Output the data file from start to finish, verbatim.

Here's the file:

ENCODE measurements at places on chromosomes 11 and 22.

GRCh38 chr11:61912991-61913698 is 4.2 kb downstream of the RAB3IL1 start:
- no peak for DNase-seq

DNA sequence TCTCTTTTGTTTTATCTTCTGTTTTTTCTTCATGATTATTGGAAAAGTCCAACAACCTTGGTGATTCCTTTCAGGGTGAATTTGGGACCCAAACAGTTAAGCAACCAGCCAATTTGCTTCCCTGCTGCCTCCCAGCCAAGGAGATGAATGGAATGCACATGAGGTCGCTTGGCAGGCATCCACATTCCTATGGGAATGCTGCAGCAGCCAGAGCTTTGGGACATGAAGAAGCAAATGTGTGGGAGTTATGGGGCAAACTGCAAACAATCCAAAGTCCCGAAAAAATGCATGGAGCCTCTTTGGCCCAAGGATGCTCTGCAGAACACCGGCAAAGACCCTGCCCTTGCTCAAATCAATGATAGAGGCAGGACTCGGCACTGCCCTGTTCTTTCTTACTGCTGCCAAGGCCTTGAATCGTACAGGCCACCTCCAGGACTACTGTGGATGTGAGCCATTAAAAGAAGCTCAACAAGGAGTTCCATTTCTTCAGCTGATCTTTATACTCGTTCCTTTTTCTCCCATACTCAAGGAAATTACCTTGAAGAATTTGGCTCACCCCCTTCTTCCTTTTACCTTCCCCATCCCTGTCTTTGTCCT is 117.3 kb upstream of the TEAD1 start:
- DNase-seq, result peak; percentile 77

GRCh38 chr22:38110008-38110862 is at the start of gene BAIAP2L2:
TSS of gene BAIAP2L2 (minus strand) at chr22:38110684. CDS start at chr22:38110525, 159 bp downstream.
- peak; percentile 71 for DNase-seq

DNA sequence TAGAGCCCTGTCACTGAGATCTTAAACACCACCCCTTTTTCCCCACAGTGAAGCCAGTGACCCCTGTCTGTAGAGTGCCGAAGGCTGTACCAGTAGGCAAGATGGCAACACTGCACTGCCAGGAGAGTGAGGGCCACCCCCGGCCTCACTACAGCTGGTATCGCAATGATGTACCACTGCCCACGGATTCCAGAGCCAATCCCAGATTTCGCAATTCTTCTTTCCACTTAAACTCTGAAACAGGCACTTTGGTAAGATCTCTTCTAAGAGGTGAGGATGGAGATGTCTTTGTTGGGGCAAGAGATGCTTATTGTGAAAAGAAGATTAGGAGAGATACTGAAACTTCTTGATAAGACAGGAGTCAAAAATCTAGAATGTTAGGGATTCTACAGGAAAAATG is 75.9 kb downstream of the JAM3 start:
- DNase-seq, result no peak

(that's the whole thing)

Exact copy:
ENCODE measurements at places on chromosomes 11 and 22.

GRCh38 chr11:61912991-61913698 is 4.2 kb downstream of the RAB3IL1 start:
- no peak for DNase-seq

DNA sequence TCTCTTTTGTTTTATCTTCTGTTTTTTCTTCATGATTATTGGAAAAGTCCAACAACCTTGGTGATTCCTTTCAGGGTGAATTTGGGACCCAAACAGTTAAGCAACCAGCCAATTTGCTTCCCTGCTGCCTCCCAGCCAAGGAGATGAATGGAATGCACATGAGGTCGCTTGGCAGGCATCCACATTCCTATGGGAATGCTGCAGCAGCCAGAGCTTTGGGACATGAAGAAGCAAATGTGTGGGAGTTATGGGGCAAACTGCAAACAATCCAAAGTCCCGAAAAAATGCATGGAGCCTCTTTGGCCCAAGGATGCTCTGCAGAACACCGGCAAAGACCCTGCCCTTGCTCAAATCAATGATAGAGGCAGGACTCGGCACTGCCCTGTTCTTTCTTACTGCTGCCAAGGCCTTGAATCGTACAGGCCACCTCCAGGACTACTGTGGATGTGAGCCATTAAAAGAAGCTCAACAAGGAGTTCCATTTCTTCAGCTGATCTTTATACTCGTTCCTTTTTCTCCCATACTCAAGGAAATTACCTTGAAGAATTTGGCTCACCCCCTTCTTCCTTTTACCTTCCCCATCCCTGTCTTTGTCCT is 117.3 kb upstream of the TEAD1 start:
- DNase-seq, result peak; percentile 77

GRCh38 chr22:38110008-38110862 is at the start of gene BAIAP2L2:
TSS of gene BAIAP2L2 (minus strand) at chr22:38110684. CDS start at chr22:38110525, 159 bp downstream.
- peak; percentile 71 for DNase-seq

DNA sequence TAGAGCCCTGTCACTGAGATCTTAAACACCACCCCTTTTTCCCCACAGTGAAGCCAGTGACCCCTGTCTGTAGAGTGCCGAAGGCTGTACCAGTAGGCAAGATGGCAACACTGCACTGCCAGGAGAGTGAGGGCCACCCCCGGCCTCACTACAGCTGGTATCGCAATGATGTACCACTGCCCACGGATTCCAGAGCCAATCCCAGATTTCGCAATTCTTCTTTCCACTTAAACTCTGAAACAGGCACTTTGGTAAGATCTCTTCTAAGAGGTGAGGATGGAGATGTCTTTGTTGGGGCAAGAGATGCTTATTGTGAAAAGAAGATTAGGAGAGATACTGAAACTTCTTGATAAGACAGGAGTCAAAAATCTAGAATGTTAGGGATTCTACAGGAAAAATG is 75.9 kb downstream of the JAM3 start:
- DNase-seq, result no peak